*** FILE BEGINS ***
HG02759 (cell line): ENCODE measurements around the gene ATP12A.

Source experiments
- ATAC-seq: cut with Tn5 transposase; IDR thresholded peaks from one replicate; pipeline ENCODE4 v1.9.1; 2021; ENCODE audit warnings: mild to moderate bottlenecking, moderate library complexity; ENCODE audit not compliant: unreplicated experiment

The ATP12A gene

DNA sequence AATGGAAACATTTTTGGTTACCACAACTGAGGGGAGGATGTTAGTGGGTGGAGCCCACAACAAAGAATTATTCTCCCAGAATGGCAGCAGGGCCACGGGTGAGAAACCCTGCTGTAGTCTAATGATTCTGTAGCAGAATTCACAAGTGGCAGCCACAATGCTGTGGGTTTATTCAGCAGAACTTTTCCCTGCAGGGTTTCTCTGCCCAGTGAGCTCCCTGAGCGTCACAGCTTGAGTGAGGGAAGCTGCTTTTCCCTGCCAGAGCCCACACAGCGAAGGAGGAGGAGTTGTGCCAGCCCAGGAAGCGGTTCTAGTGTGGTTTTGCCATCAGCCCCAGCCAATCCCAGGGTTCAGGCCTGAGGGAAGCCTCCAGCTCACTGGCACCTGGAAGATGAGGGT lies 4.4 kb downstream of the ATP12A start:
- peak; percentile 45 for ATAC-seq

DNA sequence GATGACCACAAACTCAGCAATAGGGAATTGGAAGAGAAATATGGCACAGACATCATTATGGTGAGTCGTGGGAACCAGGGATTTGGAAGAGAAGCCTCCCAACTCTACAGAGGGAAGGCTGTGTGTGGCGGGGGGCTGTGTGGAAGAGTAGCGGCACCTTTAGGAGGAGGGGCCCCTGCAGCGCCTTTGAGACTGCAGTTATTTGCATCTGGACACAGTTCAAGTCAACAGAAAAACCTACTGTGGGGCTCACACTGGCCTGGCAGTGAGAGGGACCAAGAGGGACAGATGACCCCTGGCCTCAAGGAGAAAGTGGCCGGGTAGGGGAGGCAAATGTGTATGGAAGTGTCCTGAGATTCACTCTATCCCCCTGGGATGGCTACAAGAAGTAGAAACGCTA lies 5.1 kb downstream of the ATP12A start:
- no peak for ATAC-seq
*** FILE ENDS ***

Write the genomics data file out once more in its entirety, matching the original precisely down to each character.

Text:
HG02759 (cell line): ENCODE measurements around the gene ATP12A.

Source experiments
- ATAC-seq: cut with Tn5 transposase; IDR thresholded peaks from one replicate; pipeline ENCODE4 v1.9.1; 2021; ENCODE audit warnings: mild to moderate bottlenecking, moderate library complexity; ENCODE audit not compliant: unreplicated experiment

The ATP12A gene

DNA sequence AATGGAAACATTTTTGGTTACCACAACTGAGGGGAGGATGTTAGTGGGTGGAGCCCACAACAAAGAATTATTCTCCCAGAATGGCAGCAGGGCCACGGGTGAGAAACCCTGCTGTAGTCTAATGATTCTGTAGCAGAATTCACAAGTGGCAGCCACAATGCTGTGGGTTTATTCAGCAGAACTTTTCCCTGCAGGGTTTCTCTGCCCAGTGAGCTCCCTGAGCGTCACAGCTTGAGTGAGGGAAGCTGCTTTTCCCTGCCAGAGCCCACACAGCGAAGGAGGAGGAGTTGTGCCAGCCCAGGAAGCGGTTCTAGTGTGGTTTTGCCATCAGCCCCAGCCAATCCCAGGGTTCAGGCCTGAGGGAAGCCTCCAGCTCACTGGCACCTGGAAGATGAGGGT lies 4.4 kb downstream of the ATP12A start:
- peak; percentile 45 for ATAC-seq

DNA sequence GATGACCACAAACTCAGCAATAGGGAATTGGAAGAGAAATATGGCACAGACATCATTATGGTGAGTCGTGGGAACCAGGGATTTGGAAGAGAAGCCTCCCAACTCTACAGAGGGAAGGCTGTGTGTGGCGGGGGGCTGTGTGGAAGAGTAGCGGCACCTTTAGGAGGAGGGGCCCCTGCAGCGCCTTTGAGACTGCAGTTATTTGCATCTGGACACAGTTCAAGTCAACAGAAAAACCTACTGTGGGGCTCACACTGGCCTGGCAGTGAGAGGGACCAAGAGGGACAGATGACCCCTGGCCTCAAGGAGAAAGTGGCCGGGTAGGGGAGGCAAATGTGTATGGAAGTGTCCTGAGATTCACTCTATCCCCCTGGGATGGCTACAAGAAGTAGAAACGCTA lies 5.1 kb downstream of the ATP12A start:
- no peak for ATAC-seq